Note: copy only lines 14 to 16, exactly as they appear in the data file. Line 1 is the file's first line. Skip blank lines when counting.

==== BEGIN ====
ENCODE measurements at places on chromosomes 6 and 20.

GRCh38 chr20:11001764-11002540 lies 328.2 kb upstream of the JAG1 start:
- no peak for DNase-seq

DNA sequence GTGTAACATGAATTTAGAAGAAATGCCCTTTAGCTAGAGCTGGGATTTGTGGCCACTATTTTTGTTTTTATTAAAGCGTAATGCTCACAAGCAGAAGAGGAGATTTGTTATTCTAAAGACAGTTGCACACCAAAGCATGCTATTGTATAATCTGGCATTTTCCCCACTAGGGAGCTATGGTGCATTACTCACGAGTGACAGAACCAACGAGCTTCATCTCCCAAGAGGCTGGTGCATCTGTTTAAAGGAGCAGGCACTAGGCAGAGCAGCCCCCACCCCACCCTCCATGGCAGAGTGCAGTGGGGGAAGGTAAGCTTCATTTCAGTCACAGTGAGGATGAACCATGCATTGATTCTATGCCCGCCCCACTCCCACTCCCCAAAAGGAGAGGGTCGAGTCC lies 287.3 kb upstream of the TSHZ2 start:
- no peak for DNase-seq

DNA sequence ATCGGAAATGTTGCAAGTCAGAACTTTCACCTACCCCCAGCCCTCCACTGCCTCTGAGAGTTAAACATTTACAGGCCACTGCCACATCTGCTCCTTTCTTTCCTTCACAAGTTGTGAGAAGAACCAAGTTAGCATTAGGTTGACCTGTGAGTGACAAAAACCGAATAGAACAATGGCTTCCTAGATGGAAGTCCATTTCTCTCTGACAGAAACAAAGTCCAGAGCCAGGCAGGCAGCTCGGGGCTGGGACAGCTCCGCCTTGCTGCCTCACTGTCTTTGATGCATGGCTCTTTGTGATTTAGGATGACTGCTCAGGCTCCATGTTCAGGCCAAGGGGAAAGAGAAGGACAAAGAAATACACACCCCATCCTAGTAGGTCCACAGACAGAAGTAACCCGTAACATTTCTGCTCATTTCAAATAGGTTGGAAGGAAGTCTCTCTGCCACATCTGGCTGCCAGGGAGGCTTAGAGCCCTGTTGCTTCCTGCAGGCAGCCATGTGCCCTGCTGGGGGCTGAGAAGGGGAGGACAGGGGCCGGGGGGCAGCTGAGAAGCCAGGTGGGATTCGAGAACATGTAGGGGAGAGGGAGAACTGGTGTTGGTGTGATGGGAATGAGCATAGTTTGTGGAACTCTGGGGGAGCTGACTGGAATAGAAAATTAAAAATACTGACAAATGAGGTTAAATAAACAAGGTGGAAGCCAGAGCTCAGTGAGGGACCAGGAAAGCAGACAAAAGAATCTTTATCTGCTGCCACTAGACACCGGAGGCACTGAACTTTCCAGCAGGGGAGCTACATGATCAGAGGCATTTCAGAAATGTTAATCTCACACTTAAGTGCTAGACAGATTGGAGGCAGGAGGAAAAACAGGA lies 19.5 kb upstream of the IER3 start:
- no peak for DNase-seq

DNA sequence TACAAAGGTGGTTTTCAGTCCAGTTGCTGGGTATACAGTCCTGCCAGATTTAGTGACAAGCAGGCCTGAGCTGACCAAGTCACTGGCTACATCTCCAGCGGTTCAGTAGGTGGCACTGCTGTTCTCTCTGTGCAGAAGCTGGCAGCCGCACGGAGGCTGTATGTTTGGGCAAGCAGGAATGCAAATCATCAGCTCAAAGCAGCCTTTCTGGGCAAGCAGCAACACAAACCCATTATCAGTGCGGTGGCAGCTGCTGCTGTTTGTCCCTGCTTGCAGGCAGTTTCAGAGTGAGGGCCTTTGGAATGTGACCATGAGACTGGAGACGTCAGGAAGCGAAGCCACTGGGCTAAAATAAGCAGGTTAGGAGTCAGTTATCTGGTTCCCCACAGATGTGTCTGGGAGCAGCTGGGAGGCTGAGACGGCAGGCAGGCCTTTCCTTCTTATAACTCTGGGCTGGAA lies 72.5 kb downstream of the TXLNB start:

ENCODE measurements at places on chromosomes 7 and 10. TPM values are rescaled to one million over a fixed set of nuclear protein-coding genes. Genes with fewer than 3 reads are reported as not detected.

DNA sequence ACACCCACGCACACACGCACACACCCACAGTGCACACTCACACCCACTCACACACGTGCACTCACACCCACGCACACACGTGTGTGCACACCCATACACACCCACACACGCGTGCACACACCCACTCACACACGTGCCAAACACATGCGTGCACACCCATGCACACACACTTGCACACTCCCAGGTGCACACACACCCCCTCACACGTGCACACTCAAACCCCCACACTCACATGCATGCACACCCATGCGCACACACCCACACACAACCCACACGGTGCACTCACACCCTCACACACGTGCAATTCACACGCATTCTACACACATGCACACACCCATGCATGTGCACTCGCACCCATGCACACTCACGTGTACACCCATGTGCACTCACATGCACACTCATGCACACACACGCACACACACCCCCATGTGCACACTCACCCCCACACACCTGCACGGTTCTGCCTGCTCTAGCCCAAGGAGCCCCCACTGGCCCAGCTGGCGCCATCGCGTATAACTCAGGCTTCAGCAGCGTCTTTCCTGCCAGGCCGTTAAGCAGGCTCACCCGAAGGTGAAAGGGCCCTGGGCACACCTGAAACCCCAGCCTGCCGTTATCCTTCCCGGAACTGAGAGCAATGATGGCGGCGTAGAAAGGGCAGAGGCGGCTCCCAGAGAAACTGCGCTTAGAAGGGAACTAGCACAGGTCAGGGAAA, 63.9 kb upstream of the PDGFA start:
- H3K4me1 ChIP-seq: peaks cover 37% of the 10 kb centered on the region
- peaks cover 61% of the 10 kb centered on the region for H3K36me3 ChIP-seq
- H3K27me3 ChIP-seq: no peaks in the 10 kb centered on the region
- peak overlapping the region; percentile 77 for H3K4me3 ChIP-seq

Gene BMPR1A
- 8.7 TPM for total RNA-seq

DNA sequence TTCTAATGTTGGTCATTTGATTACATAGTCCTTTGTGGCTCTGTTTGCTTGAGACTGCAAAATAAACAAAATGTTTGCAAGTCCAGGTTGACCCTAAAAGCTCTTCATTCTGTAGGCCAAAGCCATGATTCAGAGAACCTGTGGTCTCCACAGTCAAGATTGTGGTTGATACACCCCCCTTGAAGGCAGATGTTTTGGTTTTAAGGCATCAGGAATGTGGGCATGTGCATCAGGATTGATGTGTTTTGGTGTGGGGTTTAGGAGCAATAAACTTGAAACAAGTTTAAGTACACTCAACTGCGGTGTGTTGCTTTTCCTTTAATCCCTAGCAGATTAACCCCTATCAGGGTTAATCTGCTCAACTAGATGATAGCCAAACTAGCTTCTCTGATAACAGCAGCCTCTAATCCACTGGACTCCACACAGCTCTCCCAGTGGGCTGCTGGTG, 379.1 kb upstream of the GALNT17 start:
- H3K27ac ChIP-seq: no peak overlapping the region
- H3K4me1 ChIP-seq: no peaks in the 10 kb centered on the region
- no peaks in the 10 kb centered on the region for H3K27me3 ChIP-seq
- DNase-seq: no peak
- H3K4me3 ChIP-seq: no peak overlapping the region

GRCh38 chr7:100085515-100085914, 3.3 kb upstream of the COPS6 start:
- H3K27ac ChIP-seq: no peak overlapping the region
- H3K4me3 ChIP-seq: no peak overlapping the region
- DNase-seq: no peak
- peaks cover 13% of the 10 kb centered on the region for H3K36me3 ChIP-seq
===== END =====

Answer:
- peak overlapping the region; percentile 77 for H3K4me3 ChIP-seq

Gene BMPR1A
- 8.7 TPM for total RNA-seq